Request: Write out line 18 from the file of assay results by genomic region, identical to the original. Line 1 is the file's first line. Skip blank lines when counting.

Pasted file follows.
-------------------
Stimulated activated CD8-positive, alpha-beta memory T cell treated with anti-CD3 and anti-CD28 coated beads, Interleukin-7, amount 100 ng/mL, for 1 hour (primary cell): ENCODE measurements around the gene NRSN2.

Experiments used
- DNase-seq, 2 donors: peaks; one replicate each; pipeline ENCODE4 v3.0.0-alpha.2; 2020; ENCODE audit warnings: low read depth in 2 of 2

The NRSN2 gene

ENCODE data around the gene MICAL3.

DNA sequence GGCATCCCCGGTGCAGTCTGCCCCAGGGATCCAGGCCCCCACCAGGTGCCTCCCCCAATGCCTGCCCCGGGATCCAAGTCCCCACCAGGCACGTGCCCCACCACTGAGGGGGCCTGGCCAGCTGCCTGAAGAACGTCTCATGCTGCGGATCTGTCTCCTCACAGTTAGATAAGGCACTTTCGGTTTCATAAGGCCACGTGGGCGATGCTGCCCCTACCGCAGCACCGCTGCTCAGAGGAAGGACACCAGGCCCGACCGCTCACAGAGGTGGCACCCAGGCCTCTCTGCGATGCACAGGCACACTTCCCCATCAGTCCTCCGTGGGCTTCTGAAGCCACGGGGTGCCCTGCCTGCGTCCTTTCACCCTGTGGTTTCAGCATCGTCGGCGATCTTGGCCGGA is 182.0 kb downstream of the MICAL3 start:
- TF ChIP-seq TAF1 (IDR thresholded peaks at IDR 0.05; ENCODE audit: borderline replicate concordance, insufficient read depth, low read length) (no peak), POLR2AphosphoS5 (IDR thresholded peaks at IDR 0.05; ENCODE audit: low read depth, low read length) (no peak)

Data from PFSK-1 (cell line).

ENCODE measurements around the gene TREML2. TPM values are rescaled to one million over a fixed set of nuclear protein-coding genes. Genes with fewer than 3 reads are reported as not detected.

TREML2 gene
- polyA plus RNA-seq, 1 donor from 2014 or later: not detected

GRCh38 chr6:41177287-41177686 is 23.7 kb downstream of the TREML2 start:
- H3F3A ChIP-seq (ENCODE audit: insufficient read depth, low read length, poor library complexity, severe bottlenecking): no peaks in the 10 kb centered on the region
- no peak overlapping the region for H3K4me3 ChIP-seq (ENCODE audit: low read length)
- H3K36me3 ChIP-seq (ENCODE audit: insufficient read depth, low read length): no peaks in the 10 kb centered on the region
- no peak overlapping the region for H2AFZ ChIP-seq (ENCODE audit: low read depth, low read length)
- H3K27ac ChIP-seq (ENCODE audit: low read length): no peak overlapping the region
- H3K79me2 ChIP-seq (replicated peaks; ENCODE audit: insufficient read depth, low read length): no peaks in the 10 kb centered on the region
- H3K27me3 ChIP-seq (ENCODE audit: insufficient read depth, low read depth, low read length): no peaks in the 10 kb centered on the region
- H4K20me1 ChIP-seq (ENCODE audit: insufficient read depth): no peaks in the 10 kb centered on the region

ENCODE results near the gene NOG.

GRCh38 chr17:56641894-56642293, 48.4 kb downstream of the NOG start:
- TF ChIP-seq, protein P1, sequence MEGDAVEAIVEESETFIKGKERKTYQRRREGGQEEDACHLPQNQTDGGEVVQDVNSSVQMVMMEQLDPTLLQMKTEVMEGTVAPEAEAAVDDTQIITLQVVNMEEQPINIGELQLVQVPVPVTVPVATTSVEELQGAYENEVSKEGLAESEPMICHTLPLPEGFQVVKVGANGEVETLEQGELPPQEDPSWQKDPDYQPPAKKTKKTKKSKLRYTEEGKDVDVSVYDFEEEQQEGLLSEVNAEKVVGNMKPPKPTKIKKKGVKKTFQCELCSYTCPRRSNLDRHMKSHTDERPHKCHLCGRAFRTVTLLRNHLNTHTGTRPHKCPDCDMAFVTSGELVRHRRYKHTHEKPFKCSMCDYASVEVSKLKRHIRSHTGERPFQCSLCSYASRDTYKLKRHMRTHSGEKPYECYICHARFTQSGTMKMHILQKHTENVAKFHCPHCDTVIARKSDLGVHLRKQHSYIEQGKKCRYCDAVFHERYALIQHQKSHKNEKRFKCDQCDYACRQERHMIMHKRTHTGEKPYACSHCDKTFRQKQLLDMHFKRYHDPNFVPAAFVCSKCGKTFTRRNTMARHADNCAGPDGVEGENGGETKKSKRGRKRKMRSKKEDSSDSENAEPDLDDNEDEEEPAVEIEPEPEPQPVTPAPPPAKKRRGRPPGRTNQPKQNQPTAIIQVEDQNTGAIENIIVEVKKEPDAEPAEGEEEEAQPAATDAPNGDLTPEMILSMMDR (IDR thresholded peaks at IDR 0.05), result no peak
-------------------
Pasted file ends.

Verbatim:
- H3K79me2 ChIP-seq (replicated peaks; ENCODE audit: insufficient read depth, low read length): no peaks in the 10 kb centered on the region